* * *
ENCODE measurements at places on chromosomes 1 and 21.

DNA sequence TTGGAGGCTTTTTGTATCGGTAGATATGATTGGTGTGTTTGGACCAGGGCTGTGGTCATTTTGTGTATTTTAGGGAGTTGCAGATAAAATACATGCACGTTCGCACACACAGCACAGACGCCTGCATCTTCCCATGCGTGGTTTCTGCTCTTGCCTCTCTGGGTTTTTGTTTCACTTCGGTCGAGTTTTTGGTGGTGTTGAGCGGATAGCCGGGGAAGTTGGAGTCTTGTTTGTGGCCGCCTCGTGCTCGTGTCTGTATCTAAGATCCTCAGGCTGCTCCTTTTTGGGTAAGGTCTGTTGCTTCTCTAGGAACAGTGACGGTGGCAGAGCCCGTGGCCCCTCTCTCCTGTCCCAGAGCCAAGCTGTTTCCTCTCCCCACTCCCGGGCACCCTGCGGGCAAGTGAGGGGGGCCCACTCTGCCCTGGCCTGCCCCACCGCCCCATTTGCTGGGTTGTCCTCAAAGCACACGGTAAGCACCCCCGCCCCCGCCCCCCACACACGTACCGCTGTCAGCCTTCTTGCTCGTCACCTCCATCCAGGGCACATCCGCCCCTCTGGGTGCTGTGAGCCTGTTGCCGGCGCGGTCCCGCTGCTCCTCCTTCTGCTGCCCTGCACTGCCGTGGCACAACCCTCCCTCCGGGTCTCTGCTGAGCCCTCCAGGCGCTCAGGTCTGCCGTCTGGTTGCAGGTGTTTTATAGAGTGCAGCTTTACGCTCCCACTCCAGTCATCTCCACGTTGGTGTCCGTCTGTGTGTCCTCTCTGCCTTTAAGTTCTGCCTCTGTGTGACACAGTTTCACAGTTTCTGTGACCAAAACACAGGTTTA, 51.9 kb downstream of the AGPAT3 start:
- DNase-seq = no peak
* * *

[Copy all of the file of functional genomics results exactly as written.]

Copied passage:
ENCODE measurements at places on chromosomes 1 and 21.

DNA sequence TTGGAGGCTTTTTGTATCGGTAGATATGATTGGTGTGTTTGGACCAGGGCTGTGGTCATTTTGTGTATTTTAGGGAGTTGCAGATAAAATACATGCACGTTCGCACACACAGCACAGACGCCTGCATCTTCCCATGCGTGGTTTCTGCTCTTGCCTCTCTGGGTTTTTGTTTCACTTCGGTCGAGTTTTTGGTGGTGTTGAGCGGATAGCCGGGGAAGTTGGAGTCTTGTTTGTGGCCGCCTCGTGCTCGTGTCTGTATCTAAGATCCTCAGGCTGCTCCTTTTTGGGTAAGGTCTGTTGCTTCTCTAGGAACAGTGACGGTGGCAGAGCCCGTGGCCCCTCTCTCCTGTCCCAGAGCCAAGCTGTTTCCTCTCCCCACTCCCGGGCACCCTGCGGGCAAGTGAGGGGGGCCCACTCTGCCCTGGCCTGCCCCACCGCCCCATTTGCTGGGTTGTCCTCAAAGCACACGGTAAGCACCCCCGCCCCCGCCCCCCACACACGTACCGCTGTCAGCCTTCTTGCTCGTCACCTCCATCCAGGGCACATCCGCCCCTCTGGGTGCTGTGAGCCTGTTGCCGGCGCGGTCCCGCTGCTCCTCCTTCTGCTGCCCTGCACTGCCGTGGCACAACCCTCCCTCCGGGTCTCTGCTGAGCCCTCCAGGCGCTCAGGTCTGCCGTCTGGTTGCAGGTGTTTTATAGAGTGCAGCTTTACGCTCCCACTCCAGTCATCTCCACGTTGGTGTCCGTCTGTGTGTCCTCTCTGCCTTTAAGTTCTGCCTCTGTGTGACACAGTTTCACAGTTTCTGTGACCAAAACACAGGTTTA, 51.9 kb downstream of the AGPAT3 start:
- DNase-seq = no peak